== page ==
By Julie Steenhuysen
(Reuters Health) – A study 11 years in the making has found that half of premature deaths related to air pollution in U.S. states are caused by pollution that originated from another state, U.S. researchers reported on Wednesday.
The study, published in Nature, is the first to calculate how pollution crossing state lines impacts early deaths in each state, said coauthor Steven Barrett, an associate professor of aeronautics and astronautics at Massachusetts Institute of Technology in Cambridge.
Globally, an estimated 4.2 million premature deaths are linked to outdoor air pollution, mainly from heart disease, stroke, lung disease, and acute respiratory infections in children, according to the World Health Organization.
Efforts to address outdoor air pollution have largely focused on relationships between local sources of pollution and local air quality. What Barrett and colleagues found is that cross-state pollution accounts for about half of all premature, pollution-related deaths.
“Pollution is even less local than we thought,” Barrett said in comments emailed to Reuters Health.
The computer model his team developed for the study took weather patterns and atmospheric chemistry processes into account and tied those to data on human exposures and health risks. They used this to track how each state in the contiguous U.S. affects pollution and health outcomes in every other state.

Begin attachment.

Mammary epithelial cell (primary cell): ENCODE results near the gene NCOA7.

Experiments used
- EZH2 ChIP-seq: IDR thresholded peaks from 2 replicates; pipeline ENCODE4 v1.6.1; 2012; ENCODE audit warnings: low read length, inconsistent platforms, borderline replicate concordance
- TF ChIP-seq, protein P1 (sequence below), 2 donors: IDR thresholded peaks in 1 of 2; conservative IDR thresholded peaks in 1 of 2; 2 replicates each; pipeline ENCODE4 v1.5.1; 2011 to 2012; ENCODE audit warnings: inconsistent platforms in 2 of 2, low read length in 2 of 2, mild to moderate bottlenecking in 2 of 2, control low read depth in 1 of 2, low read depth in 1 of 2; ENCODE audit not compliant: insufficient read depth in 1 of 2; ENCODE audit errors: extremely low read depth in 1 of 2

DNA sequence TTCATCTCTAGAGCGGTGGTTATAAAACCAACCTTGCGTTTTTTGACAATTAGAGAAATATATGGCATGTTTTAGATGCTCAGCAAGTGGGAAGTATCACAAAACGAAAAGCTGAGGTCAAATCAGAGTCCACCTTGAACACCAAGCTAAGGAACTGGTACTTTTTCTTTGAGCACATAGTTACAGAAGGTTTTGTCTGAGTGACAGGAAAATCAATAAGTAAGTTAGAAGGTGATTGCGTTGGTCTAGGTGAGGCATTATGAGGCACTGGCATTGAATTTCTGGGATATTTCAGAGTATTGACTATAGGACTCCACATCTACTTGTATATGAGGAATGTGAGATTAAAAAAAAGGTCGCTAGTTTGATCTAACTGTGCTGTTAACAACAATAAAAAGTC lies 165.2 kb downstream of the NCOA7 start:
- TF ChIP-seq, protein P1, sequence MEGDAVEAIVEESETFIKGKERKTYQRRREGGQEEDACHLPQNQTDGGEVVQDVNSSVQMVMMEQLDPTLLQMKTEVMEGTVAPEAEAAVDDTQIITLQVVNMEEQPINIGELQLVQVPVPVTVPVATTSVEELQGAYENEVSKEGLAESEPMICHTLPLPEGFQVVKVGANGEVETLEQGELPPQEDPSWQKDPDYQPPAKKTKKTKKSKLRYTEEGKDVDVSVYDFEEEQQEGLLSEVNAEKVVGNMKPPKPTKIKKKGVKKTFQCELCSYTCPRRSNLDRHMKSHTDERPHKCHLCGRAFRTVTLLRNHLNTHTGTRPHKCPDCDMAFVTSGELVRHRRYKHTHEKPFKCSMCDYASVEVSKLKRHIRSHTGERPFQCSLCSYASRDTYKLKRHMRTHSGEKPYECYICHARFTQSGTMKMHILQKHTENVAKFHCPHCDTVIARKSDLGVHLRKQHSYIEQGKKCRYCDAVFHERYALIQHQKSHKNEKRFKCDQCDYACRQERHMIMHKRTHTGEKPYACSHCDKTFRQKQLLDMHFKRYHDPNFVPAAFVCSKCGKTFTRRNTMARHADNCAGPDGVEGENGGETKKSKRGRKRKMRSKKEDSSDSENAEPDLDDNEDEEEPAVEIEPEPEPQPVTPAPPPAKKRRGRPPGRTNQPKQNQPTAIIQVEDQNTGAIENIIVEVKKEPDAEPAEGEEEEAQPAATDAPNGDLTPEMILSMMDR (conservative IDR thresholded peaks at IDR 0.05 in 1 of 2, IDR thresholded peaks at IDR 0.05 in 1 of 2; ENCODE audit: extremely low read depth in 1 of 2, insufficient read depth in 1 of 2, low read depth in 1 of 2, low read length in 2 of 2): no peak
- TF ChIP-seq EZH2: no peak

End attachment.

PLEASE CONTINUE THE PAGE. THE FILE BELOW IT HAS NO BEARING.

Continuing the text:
The model included data from 2005, 2011 and 2018 on different sources and types of pollutants, such as sulfur dioxide, ozone and fine particulates, from seven emissions sectors, including electric power generation, road transportation, marine, rail, aviation, and commercial and residential sources.
The team found that electric power plants – which emit sulfur dioxide from smokestacks – were the biggest contributor to deaths related to pollution from other states. In 2005, sulfur dioxide from power plants was involved in 75% of cases of premature deaths from out-of-state pollutants.
One bright note is that regulatory changes to curb emissions since 2005 have reduced the number of early deaths related to air pollution by 30%.
The team also found the proportion of premature deaths from out-of-state emissions is dropping – falling from 53% in 2005 to 41% in 2018.
Not all states contribute to the problem equally, the study showed. Many states in the northern midwest, such as Wyoming and North Dakota, are “net exporters” of pollution-related health impacts, in part because of their low populations relative to the amount of emissions they generate.
States on the east coast, where winds sweep emissions eastward, are “net importers” of air pollution. New York is hit especially hard, with 60% of early deaths related to air pollution arising from out-of-state emissions.
Dr. Peter Muennig, who studies health effects of air pollution at Columbia University’s Mailman School of Public Health in New York City, applauded the work.
“This is a great study,” Muennig, who was not involved in the research, said in an email.
“Because this study looks at changes over time and geographic region, it goes far beyond simple correlation,” he said.
A key limitation, he said, is that the data are based on models, which can be complex and prone to error.
Barrett said the researchers tried to quantify areas of uncertainty in the models.
“Like with climate change, not knowing the exact number doesn’t mean you don’t take action, because uncertainty cuts both ways and reality could be worse than our central estimates, as well as better,” he said.
Barrett said the team has a big archive of data that policymakers could use to curb some of these deaths.
SOURCE: https://go.nature.com/3buFgKK Nature, February 12, 2020.